History repeating itself: It's a tidy premise. In fact, it's irresistible -- and wrong, but wrong in interesting ways that shed light on both years. Sure, elements of '68 persist in the world and in America today (because folly is durable), but the difference between 2008 and 1968 is the difference between needing psychotherapy and requiring a brain transplant.

In 1968, the country came close to political disintegration. Authority wasn't merely questioned; it literally lost control. The Tet Offensive in late January 1968 shocked those who had assumed we were winning the Vietnam War. President Lyndon B. Johnson essentially quit his job on live television. Days later, the apostle of nonviolent resistance was gunned down in Memphis. The cities burned.

Just like today, millions of people vehemently opposed the war, but for many of them it was a highly personal matter: The military announced in early 1968 that it would draft 300,000 more troops. Americans were dying in Vietnam by the dozens and even the hundreds every week. Countless young people lost all confidence in the ordered, officially sanctioned version of reality.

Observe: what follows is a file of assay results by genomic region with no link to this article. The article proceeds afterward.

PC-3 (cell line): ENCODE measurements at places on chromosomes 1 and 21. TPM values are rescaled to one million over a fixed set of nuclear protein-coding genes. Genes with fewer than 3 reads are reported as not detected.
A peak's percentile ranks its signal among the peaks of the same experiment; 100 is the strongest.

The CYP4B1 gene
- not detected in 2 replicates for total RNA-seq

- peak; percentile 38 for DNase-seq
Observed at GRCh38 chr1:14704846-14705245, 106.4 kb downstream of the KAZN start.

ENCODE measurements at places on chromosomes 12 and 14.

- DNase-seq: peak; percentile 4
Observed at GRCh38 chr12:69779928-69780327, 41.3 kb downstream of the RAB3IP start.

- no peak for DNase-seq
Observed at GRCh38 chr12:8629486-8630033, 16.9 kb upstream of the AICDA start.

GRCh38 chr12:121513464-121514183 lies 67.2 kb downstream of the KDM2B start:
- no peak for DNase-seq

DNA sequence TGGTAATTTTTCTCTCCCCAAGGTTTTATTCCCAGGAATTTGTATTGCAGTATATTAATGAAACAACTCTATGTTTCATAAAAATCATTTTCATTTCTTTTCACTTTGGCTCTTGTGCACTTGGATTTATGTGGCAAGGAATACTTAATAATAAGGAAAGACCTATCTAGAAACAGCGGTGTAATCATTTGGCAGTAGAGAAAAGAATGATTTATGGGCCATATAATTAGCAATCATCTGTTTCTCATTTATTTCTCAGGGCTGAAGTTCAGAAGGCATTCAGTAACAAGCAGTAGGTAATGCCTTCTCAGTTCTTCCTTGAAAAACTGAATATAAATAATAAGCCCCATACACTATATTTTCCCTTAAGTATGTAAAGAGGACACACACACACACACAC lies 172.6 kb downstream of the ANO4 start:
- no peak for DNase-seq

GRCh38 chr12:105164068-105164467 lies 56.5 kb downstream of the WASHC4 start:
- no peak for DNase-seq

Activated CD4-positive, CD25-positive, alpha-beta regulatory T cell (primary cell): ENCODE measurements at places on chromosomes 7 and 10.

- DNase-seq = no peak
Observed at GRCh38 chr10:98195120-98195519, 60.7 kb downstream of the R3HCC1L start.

My Washington Post colleague David Maraniss, a college freshman in 1968 (he wrote a book, "They Marched Into Sunlight," about events on campus and in Vietnam in the fall of 1967), recalls: "There was a mood that anything was possible, good or bad, that life was changing by the week, that something a week or a month ago seemed old all of a sudden. You didn't know what was going to happen. It was kind of dizzying and exhilarating and tragic -- all of those things at once."

The big question is not why 2008 has so many echoes of 1968, but why the two years are so different.

No draft, obviously. And technology may have supplanted politics as the dominant agent of change. Information runs riot, not protesters. The news cycle spins so much faster; for every action there is an instant reaction. The odd result is not a world where things are out of control, but one in which issues get quickly categorized, organized, bureaucratized and, if necessary, outsourced. Everything is more precisely measured and calibrated. There's an expert for every problem -- just ask Google.

On the campaign trail, you will occasionally feel an aftershock of the '60s. Sen. John McCain is still tweaking Sen. Hillary Rodham Clinton for earmarking $1 million for that "hippie museum" at the site of the Woodstock festival, which took place while he was a POW in Hanoi. A demonstrator at the Iowa straw poll a few months back carried a sign saying, "Defeat Hillary Clinton and Jane Fonda." Sen. Barack Obama, trying to cruise a high road, declares that we shouldn't re-fight the battles of the 1960s.